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Keiser legislation to create Alzheimer's plan signed into law
For the Reporter
Alzheimer's patients and their families will benefit from the adoption of best practices and other services as a result of legislation signed into law today by Gov. Jay Inslee.
Senate Bill 6124, sponsored by Sen. Karen Keiser, D-Kent, calls for the development of a state plan to promote cognitive health and better coordinate long-term services and support systems for Alzheimer's patients and their families. The bill passed both the House and Senate with overwhelming bipartisan majorities.
"Nearly 150,000 Washingtonians and families are living with Alzheimer's disease or other dementias, and these numbers will only increase as baby boomers get older," Keiser said. "It's imperative that we begin a comprehensive state effort to help people with Alzheimer's and other dementias."
SB 6124, which passed both chambers with bipartisan majorities, creates a working group to address:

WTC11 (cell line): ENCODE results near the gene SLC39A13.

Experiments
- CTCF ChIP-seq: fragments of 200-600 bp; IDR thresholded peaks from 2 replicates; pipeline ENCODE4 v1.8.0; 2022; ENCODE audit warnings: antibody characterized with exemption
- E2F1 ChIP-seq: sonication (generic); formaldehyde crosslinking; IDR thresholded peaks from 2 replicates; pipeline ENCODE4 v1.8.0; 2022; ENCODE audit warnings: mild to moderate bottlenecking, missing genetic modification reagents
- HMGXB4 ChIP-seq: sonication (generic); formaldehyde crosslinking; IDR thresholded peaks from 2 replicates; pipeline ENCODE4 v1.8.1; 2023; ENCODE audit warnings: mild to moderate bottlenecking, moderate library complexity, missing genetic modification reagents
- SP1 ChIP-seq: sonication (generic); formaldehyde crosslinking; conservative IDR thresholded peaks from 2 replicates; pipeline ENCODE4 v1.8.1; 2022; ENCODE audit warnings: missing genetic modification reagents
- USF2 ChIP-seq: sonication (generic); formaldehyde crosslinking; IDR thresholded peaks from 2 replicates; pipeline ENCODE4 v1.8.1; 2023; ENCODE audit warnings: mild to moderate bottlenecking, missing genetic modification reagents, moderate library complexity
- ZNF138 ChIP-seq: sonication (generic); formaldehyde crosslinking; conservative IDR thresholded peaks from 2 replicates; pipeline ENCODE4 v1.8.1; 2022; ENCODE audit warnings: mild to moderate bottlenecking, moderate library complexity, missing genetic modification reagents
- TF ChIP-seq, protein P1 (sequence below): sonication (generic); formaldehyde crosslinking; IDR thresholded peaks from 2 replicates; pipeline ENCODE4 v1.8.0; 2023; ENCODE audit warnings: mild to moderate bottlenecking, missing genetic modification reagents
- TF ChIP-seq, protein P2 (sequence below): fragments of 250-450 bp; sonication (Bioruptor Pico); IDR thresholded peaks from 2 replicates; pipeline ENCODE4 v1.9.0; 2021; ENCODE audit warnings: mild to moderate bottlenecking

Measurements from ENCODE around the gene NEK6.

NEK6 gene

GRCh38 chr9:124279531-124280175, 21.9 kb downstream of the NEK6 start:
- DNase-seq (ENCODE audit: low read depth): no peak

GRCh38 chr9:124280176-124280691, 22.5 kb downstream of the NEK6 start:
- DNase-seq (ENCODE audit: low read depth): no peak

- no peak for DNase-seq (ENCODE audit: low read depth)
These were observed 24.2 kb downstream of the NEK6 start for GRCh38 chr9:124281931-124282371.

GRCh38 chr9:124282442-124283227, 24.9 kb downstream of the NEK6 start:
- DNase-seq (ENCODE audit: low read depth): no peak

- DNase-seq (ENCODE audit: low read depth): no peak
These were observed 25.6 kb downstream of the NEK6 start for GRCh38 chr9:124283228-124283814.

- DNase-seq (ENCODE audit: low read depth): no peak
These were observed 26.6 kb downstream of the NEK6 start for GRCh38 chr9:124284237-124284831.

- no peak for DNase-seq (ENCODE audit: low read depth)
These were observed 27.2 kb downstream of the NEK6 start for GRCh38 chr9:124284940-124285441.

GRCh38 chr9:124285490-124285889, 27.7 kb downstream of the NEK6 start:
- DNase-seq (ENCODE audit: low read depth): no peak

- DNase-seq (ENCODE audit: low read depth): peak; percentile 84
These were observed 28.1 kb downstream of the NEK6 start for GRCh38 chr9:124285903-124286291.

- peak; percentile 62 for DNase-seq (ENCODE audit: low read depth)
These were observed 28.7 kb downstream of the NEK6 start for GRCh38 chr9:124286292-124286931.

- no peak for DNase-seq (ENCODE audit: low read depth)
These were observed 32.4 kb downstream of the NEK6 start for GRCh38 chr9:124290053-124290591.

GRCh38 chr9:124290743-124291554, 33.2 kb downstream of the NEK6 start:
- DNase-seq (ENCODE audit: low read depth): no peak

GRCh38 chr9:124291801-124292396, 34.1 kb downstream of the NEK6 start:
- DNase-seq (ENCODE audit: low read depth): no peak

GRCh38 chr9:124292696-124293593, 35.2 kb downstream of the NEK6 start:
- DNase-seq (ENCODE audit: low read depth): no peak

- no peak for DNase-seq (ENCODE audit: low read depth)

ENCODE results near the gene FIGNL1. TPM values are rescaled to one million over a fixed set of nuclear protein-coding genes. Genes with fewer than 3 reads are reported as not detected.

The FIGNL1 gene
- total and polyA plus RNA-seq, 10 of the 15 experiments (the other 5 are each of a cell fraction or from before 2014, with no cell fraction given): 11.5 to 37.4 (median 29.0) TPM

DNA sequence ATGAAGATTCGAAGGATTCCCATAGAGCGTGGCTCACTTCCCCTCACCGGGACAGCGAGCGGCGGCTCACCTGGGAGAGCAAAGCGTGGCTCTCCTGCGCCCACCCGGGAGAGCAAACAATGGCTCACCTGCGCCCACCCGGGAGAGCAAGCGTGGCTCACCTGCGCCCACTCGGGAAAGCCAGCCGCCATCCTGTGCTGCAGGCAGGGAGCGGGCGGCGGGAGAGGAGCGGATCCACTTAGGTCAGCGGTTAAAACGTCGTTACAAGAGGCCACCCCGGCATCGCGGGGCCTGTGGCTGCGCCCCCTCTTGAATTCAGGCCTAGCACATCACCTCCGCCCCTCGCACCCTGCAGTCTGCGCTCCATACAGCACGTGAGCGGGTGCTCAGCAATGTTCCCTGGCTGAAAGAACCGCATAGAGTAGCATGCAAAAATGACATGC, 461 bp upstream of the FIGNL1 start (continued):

• Policies to promote early detection and diagnosis of Alzheimer's disease and dementia
• Ways to reduce the stigma toward those who have this disease and help those who live alone
• How to coordinate approaches to dementia care and encourage best practices
"Alzheimer's disease is a public health epidemic. An Alzheimer's state plan is a critical step in preparing our state to meet the needs of the thousands of Washingtonians who are, and will be, affected by this devastating disease," said Bob Leroy, chief executive director of the state Alzheimer's Association. "With Sen. Keiser's leadership, broad bipartisan support and the passage of SB 6124, the important work of developing the plan can now begin."
The working group will also explore ways to protect vulnerable adults from predatory guardians who take advantage of the elderly.